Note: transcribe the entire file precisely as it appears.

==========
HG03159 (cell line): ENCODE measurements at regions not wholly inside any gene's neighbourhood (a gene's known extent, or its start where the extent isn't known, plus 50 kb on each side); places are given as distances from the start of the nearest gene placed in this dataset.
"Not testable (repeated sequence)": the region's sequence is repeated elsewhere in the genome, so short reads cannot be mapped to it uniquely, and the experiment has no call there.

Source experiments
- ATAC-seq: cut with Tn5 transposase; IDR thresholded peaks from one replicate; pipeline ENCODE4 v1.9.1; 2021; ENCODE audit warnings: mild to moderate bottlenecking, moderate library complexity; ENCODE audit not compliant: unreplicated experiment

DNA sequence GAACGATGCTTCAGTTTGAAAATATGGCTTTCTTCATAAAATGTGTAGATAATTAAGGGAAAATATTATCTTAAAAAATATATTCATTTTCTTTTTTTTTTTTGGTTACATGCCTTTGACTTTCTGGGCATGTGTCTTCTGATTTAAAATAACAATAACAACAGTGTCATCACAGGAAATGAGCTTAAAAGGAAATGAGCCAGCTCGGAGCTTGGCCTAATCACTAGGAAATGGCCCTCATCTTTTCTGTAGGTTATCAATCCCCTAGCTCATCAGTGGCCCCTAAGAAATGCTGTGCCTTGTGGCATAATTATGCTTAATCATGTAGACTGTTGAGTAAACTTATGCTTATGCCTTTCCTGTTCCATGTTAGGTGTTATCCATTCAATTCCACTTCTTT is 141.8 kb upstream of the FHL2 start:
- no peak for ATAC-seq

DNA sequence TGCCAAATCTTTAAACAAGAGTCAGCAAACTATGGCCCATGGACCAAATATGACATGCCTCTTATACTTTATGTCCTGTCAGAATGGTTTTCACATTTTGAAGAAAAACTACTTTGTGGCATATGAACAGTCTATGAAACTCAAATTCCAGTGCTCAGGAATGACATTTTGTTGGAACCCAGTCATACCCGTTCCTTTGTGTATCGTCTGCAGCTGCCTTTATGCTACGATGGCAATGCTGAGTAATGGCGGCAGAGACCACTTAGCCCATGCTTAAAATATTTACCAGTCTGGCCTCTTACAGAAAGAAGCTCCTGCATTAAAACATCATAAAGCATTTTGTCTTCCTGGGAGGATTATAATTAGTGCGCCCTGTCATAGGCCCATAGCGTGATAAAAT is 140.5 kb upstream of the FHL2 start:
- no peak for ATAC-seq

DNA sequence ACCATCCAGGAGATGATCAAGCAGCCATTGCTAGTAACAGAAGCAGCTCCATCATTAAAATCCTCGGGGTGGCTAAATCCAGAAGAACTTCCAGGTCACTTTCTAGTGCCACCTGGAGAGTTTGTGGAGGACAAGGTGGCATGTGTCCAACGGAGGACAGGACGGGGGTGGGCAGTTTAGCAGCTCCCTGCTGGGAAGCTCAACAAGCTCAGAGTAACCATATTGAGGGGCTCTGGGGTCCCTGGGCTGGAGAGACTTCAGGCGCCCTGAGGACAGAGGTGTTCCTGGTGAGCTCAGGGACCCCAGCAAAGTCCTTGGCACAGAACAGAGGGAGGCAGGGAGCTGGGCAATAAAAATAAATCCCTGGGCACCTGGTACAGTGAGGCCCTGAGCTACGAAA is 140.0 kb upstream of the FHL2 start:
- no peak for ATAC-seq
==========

HG03159 (cell line): ENCODE measurements at regions not wholly inside any gene's neighbourhood (a gene's known extent, or its start where the extent isn't known, plus 50 kb on each side); places are given as distances from the start of the nearest gene placed in this dataset.
"Not testable (repeated sequence)": the region's sequence is repeated elsewhere in the genome, so short reads cannot be mapped to it uniquely, and the experiment has no call there.

Source experiments
- ATAC-seq: cut with Tn5 transposase; IDR thresholded peaks from one replicate; pipeline ENCODE4 v1.9.1; 2021; ENCODE audit warnings: mild to moderate bottlenecking, moderate library complexity; ENCODE audit not compliant: unreplicated experiment

DNA sequence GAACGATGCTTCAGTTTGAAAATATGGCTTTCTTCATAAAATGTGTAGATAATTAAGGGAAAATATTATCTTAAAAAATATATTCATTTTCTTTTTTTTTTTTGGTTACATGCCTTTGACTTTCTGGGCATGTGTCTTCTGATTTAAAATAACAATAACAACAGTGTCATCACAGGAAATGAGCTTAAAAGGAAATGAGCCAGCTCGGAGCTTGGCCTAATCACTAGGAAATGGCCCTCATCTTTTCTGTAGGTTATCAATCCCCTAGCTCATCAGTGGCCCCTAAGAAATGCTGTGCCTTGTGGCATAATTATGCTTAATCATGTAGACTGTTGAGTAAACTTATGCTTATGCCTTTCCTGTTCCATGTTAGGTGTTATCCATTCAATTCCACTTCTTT is 141.8 kb upstream of the FHL2 start:
- no peak for ATAC-seq

DNA sequence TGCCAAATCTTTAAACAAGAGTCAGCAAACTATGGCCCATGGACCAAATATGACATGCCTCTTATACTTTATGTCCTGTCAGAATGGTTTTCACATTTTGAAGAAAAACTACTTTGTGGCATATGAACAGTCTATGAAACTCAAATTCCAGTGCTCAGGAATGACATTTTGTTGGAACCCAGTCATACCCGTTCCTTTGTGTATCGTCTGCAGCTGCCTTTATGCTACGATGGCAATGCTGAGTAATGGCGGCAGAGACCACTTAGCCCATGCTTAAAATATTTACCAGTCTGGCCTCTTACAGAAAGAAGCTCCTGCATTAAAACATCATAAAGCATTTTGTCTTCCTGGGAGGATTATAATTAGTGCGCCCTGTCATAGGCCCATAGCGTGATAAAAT is 140.5 kb upstream of the FHL2 start:
- no peak for ATAC-seq

DNA sequence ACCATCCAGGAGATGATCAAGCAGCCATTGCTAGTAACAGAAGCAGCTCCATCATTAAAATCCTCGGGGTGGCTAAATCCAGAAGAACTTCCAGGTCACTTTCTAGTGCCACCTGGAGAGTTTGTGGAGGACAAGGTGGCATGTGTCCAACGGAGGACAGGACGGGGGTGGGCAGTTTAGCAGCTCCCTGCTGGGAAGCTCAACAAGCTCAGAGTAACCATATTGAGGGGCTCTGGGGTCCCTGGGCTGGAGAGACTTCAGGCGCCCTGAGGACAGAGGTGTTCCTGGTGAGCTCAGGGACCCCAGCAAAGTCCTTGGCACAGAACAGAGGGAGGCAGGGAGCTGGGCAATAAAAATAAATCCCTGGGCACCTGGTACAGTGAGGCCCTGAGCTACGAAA is 140.0 kb upstream of the FHL2 start:
- no peak for ATAC-seq